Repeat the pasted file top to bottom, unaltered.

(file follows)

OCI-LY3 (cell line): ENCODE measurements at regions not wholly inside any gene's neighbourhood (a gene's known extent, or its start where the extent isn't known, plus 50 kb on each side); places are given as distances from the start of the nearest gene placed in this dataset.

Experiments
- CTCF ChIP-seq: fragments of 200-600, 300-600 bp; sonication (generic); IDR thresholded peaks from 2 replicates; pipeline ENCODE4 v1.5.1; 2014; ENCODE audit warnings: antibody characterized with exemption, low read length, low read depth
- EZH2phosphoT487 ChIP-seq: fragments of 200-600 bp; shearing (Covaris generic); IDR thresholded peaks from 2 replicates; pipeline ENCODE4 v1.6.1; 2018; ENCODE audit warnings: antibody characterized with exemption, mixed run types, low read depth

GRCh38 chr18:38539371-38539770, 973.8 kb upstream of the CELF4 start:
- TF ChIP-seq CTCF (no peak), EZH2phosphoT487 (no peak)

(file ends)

OCI-LY3 (cell line): ENCODE measurements at regions not wholly inside any gene's neighbourhood (a gene's known extent, or its start where the extent isn't known, plus 50 kb on each side); places are given as distances from the start of the nearest gene placed in this dataset.

Experiments
- CTCF ChIP-seq: fragments of 200-600, 300-600 bp; sonication (generic); IDR thresholded peaks from 2 replicates; pipeline ENCODE4 v1.5.1; 2014; ENCODE audit warnings: antibody characterized with exemption, low read length, low read depth
- EZH2phosphoT487 ChIP-seq: fragments of 200-600 bp; shearing (Covaris generic); IDR thresholded peaks from 2 replicates; pipeline ENCODE4 v1.6.1; 2018; ENCODE audit warnings: antibody characterized with exemption, mixed run types, low read depth

GRCh38 chr18:38539371-38539770, 973.8 kb upstream of the CELF4 start:
- TF ChIP-seq CTCF (no peak), EZH2phosphoT487 (no peak)